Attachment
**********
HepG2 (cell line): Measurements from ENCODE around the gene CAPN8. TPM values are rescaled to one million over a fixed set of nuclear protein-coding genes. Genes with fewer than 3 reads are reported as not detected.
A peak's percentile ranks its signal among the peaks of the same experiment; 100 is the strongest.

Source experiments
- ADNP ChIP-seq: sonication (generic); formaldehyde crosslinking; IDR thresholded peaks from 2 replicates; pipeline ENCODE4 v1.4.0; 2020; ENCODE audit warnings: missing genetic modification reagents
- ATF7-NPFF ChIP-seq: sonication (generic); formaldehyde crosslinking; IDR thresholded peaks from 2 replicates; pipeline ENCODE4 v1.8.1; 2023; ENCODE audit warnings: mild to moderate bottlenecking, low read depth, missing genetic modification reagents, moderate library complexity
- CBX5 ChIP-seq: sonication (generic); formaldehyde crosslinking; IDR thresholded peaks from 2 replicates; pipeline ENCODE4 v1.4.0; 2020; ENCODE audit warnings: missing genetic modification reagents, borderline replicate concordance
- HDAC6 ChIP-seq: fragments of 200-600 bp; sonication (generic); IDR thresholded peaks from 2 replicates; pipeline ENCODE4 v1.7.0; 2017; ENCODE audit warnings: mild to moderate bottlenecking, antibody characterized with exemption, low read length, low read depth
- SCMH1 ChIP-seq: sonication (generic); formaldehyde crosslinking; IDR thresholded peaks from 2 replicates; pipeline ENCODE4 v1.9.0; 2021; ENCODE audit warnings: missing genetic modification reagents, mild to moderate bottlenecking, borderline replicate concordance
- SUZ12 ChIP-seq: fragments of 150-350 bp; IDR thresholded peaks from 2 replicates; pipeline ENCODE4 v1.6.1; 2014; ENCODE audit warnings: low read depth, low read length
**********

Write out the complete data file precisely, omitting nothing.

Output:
HepG2 (cell line): Measurements from ENCODE around the gene CAPN8. TPM values are rescaled to one million over a fixed set of nuclear protein-coding genes. Genes with fewer than 3 reads are reported as not detected.
A peak's percentile ranks its signal among the peaks of the same experiment; 100 is the strongest.

Source experiments
- ADNP ChIP-seq: sonication (generic); formaldehyde crosslinking; IDR thresholded peaks from 2 replicates; pipeline ENCODE4 v1.4.0; 2020; ENCODE audit warnings: missing genetic modification reagents
- ATF7-NPFF ChIP-seq: sonication (generic); formaldehyde crosslinking; IDR thresholded peaks from 2 replicates; pipeline ENCODE4 v1.8.1; 2023; ENCODE audit warnings: mild to moderate bottlenecking, low read depth, missing genetic modification reagents, moderate library complexity
- CBX5 ChIP-seq: sonication (generic); formaldehyde crosslinking; IDR thresholded peaks from 2 replicates; pipeline ENCODE4 v1.4.0; 2020; ENCODE audit warnings: missing genetic modification reagents, borderline replicate concordance
- HDAC6 ChIP-seq: fragments of 200-600 bp; sonication (generic); IDR thresholded peaks from 2 replicates; pipeline ENCODE4 v1.7.0; 2017; ENCODE audit warnings: mild to moderate bottlenecking, antibody characterized with exemption, low read length, low read depth
- SCMH1 ChIP-seq: sonication (generic); formaldehyde crosslinking; IDR thresholded peaks from 2 replicates; pipeline ENCODE4 v1.9.0; 2021; ENCODE audit warnings: missing genetic modification reagents, mild to moderate bottlenecking, borderline replicate concordance
- SUZ12 ChIP-seq: fragments of 150-350 bp; IDR thresholded peaks from 2 replicates; pipeline ENCODE4 v1.6.1; 2014; ENCODE audit warnings: low read depth, low read length